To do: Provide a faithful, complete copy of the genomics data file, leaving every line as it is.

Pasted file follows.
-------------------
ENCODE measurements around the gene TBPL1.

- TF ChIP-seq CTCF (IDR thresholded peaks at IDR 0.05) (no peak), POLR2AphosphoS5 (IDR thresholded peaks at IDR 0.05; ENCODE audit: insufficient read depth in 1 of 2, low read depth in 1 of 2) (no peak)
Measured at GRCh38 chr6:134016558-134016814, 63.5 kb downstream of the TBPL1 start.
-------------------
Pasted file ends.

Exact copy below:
ENCODE measurements around the gene TBPL1.

- TF ChIP-seq CTCF (IDR thresholded peaks at IDR 0.05) (no peak), POLR2AphosphoS5 (IDR thresholded peaks at IDR 0.05; ENCODE audit: insufficient read depth in 1 of 2, low read depth in 1 of 2) (no peak)
Measured at GRCh38 chr6:134016558-134016814, 63.5 kb downstream of the TBPL1 start.